Contributed by his great granddaughter Claire Tohill
Raymond L. Hoadley was born July 15th 1900 in Earlville, New York. Located about 4 hours north of New York City, Earlville was an extremely small village of 1.1 square miles. At the age of 20, Raymond enrolled in the Wharton School of Business and Finance at the University of Pennsylvania. While there, he was involved in many social and academic societies. He also wrote a daily column for a campus magazine. His love for writing grew, and upon graduation he became a columnist for the Wall Street Journal and the Brooklyn Eagle. While living in Brooklyn in 1930, he married Elizabeth Briggs and they had two children, Douglass and Gail. In 1940 he became the financial editor of the New York Herald Tribune. In his later years, he and his family retired to Fair Lawn, New Jersey until his passing in 1964.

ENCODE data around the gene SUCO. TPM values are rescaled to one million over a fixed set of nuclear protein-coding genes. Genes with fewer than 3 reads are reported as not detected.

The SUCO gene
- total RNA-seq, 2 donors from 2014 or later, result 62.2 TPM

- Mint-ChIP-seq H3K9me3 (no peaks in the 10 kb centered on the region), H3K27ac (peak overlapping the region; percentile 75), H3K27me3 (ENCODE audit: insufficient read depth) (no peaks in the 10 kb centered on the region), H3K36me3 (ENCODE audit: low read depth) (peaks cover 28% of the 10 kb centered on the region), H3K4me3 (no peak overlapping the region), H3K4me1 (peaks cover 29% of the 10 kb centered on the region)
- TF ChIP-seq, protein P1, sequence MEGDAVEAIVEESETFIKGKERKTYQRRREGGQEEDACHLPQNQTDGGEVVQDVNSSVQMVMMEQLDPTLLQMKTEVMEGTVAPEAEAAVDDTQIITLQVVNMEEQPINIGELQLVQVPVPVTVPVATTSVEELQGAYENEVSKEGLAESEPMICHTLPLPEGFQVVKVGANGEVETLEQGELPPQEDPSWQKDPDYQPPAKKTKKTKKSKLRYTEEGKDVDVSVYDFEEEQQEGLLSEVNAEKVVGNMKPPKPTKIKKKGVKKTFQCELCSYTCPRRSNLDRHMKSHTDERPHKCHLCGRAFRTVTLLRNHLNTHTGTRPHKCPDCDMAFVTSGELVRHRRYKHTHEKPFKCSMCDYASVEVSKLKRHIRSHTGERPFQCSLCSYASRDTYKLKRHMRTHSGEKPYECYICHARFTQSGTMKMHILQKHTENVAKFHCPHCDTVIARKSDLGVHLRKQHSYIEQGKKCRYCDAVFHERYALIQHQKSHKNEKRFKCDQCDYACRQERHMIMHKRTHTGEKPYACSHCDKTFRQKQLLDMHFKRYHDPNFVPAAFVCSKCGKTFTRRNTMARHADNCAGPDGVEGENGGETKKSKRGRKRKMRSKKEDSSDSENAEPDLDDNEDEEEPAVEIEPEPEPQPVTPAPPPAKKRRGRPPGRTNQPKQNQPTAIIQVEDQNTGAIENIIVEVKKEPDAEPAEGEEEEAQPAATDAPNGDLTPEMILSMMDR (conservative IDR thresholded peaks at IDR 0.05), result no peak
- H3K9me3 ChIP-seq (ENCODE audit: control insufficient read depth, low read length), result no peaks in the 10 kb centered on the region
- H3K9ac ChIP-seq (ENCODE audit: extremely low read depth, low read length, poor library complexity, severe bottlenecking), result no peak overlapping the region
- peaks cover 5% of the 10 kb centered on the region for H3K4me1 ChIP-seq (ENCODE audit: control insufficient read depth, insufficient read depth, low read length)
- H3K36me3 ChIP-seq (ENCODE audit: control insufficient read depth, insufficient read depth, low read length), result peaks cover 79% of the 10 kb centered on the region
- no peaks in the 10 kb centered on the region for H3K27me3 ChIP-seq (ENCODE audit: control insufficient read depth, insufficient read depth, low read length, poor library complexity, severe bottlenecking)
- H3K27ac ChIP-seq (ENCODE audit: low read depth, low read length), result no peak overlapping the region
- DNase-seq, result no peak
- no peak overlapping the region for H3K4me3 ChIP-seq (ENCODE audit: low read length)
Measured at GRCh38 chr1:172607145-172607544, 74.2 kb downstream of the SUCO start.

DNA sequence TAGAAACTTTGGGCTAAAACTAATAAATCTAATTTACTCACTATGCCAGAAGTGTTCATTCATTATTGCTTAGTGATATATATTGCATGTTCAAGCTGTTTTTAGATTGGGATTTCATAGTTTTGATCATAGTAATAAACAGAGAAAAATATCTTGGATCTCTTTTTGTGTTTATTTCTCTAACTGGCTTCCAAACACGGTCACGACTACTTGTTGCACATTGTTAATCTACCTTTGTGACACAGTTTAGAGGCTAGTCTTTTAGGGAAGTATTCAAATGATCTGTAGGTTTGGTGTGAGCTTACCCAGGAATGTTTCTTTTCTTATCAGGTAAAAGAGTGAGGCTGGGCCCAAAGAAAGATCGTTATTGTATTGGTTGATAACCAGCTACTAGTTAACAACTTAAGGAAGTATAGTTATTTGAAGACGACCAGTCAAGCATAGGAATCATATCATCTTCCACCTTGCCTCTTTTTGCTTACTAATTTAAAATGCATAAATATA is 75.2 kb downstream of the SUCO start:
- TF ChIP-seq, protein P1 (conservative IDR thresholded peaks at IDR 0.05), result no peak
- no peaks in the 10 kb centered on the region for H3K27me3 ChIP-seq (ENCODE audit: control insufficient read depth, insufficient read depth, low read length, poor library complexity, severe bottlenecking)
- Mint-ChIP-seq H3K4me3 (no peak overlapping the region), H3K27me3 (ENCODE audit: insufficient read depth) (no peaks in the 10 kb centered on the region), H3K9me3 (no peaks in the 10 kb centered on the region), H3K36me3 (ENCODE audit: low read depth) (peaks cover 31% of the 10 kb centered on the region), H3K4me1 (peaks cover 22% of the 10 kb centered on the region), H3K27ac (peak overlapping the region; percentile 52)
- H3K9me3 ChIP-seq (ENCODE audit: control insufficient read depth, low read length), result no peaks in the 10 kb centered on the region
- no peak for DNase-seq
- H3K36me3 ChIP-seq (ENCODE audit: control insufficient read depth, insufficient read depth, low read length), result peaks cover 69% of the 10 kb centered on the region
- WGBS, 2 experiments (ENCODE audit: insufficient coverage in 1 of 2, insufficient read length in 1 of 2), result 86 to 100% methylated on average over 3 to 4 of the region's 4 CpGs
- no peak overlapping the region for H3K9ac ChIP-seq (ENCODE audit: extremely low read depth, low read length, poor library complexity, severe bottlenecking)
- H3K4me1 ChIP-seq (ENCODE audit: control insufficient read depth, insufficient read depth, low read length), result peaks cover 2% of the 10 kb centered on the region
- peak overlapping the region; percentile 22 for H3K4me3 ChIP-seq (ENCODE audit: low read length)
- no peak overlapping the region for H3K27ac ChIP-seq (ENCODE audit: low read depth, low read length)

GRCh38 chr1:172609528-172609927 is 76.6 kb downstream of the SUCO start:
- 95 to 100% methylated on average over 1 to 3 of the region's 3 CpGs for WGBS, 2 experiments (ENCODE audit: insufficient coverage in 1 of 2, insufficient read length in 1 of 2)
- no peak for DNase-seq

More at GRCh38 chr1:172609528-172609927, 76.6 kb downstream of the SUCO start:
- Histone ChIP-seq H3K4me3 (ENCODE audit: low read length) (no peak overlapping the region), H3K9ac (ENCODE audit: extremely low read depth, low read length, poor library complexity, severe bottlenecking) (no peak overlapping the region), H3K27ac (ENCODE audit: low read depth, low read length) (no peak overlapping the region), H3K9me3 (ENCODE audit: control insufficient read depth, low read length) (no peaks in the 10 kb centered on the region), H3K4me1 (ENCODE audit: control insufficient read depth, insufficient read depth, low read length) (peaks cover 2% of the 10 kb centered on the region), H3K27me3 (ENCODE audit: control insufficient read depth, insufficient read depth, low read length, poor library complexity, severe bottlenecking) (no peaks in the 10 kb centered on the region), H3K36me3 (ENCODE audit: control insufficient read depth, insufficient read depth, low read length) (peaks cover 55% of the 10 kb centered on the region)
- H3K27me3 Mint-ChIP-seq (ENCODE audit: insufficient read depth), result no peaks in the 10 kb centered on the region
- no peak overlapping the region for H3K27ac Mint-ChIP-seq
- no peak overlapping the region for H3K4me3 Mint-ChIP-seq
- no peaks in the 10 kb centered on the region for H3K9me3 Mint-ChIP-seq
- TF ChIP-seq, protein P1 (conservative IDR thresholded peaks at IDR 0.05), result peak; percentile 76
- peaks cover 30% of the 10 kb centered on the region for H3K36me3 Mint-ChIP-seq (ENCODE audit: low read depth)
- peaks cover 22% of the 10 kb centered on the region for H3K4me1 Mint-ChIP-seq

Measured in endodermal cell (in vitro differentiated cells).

History and Facilities of the Bureau of Business Research. School of Commerce and Business Administration at the University of Alabama, 1941.
Found in the Hoole library archive of Mary Harmon Bryant Hall, The History and Facilities of the Bureau of Business Research is a 111-page book published by the University of Alabama`s School of Commerce and Business Administration in 1941 and is composed of three parts: “Review of the First
“Raymond! What are you boys up to this evening? Hopefully no trouble?”
These kinds of inquisitions were always thrown towards my great grandfather by porch-sitting neighbors as he and his friends would scour the streets of their hometown on weekend nights in search of fun. During these outings,
“Raymond it is three in the morning! What are those incessant clicks and bells you`re making?” This is what my great grandfather heard most early mornings while he still lived at home with his family. Whenever he felt the creative urge to write, he always did—even if the noise of his typewriter was “incessant.”